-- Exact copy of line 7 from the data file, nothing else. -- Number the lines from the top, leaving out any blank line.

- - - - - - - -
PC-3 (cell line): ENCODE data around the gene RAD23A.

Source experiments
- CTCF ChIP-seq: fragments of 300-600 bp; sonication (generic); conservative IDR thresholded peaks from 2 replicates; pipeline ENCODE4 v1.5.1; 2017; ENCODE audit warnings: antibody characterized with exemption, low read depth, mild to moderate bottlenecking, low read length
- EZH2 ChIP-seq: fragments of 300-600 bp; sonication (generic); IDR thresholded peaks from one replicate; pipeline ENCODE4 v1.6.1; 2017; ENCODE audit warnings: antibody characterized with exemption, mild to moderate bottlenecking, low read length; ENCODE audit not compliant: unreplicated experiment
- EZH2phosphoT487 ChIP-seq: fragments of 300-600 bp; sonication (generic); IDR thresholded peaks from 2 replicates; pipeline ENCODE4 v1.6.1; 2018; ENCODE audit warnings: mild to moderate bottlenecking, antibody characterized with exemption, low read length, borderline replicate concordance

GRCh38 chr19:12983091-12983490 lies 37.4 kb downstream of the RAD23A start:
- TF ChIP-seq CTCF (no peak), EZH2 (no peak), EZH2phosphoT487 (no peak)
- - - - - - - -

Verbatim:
- TF ChIP-seq CTCF (no peak), EZH2 (no peak), EZH2phosphoT487 (no peak)